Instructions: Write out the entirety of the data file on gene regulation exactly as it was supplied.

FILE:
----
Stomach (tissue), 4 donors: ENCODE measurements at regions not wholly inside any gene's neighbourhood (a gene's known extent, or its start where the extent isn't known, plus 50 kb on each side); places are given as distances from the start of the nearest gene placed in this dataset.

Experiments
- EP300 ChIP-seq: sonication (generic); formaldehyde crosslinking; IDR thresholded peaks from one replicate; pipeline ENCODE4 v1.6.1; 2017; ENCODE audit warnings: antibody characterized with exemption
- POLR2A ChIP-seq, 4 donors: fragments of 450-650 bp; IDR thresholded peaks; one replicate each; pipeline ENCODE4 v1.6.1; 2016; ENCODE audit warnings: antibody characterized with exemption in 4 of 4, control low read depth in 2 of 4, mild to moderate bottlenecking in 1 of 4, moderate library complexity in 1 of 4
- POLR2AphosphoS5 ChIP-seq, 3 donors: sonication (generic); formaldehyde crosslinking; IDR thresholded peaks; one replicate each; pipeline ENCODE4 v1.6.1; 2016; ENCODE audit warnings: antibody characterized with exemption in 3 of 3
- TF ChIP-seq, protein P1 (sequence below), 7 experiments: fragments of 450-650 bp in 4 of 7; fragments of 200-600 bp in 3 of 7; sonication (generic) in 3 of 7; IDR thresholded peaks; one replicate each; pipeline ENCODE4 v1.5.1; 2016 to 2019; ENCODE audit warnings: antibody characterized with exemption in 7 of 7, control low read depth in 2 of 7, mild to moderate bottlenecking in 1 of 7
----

Stomach (tissue), 4 donors: ENCODE measurements at regions not wholly inside any gene's neighbourhood (a gene's known extent, or its start where the extent isn't known, plus 50 kb on each side); places are given as distances from the start of the nearest gene placed in this dataset.

Experiments
- EP300 ChIP-seq: sonication (generic); formaldehyde crosslinking; IDR thresholded peaks from one replicate; pipeline ENCODE4 v1.6.1; 2017; ENCODE audit warnings: antibody characterized with exemption
- POLR2A ChIP-seq, 4 donors: fragments of 450-650 bp; IDR thresholded peaks; one replicate each; pipeline ENCODE4 v1.6.1; 2016; ENCODE audit warnings: antibody characterized with exemption in 4 of 4, control low read depth in 2 of 4, mild to moderate bottlenecking in 1 of 4, moderate library complexity in 1 of 4
- POLR2AphosphoS5 ChIP-seq, 3 donors: sonication (generic); formaldehyde crosslinking; IDR thresholded peaks; one replicate each; pipeline ENCODE4 v1.6.1; 2016; ENCODE audit warnings: antibody characterized with exemption in 3 of 3
- TF ChIP-seq, protein P1 (sequence below), 7 experiments: fragments of 450-650 bp in 4 of 7; fragments of 200-600 bp in 3 of 7; sonication (generic) in 3 of 7; IDR thresholded peaks; one replicate each; pipeline ENCODE4 v1.5.1; 2016 to 2019; ENCODE audit warnings: antibody characterized with exemption in 7 of 7, control low read depth in 2 of 7, mild to moderate bottlenecking in 1 of 7